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. 2017 Mar 1;185(5):345-361.
doi: 10.1093/aje/kww124.

Milk, Fruit and Vegetable, and Total Antioxidant Intakes in Relation to Mortality Rates: Cohort Studies in Women and Men

Free PMC article

Milk, Fruit and Vegetable, and Total Antioxidant Intakes in Relation to Mortality Rates: Cohort Studies in Women and Men

Karl Michaëlsson et al. Am J Epidemiol. .
Free PMC article

Abstract

High milk consumption might shorten life span through increased oxidative stress. We aimed to determine whether higher mortality rates with high milk consumption are modified by fruit and vegetable intake or total antioxidant intake (oxygen radical absorbance capacity). We used information from food frequency questionnaires completed by 61,420 women in a Swedish cohort (22,391 deaths from the 1987-1990 baseline onward), 36,714 women from a second survey (1997) of this cohort, and 45,280 Swedish men (15,478 deaths from the 1998 baseline onward). Compared with low consumption of milk (<1 glass/day) and high consumption of fruits/vegetables (≥5 servings/day), time-updated information revealed an adjusted hazard ratio for death of 2.79 (95% confidence interval (CI): 2.42, 3.21) in women who consumed ≥3 glasses of milk/day and <1 serving/day of fruit/vegetables and a hazard ratio of 1.60 (95% CI: 1.40, 1.82) in women who consumed the same amount of milk but ≥5 servings/day of fruits/vegetables. The same comparisons in men, based on a single food frequency questionnaire, displayed hazard ratios of 1.31 (95% CI: 1.14, 1.51) and 1.07 (95% CI: 0.97, 1.18), respectively. Total antioxidant consumption showed similar patterns as fruit/vegetable intakes. Dietary antioxidant intake, especially in women, seems to modify the elevated death rate associated with high milk consumption.

Keywords: antioxidants; fruit; galactose; lactose; milk; mortality; oxidative stress; vegetables.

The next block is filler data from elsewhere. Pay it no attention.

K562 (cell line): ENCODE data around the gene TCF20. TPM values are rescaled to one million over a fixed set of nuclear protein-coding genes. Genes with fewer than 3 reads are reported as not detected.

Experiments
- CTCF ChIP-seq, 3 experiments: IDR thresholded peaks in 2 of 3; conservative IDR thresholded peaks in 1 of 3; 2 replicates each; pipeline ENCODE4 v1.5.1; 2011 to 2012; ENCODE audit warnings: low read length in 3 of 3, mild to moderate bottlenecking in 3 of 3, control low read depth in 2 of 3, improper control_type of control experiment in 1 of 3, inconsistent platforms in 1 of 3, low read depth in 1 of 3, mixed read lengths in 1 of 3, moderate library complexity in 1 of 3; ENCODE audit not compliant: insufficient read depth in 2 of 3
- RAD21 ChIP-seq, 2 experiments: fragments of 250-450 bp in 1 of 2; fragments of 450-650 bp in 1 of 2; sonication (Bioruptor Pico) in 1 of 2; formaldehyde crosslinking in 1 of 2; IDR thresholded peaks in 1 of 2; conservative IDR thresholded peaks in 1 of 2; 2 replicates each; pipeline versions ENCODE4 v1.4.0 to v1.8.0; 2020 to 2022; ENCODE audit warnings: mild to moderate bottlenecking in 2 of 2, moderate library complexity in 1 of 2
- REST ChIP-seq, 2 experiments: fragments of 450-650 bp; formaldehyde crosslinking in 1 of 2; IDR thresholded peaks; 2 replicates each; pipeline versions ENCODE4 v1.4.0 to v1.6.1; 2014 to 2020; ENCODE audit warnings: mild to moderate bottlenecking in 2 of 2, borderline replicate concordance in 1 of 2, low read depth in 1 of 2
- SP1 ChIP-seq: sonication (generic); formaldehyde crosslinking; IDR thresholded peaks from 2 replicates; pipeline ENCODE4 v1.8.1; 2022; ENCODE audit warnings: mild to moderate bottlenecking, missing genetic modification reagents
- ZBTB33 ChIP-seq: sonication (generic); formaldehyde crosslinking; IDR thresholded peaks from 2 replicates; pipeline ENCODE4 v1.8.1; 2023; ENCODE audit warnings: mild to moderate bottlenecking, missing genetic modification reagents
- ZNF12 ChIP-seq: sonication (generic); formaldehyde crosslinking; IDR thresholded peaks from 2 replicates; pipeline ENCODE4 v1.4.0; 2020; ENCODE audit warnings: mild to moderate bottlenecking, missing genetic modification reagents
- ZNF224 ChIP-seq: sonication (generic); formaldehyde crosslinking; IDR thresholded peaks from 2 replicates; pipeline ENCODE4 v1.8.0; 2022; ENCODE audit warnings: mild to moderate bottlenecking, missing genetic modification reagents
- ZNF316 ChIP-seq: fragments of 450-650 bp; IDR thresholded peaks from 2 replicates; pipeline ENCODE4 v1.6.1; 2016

Figures

Figure 1.
Figure 1.
Sex-specific multivariable-adjusted spline curves illustrating the relationship of milk intake (A), fruit and vegetable intake (B), and oxygen radical absorbance capacity (ORAC; µmol/day) (C) with hazard ratios for death from all causes by the use of time-updated information in the whole Swedish Mammography Cohort (SMC; baseline 1987–1990) (solid line), in the SMC after administration of the second food frequency questionnaire (baseline 1997) (short-dashed line), and in the Cohort of Swedish Men (baseline 1998) (long-dashed line). The shaded areas illustrate 95% confidence intervals. One glass of milk corresponds to 200 mL. Covariates were age, body mass index (weight (kg)/height (m)2), height, energy intake, alcohol intake, intakes of yogurt, cheese, and red and processed meat, education, marital status (living alone vs. not), physical activity (metabolic equivalent-hours/day), smoking habits (never, former, or current smoker and, for baseline 1997, also pack-years of smoking), ever use of antioxidant-containing supplements, and weighted Charlson's comorbidity index. Associations with milk intake were further adjusted for intake of fruit and vegetables, and associations with fruit and vegetable intake and ORAC were adjusted for intake of milk.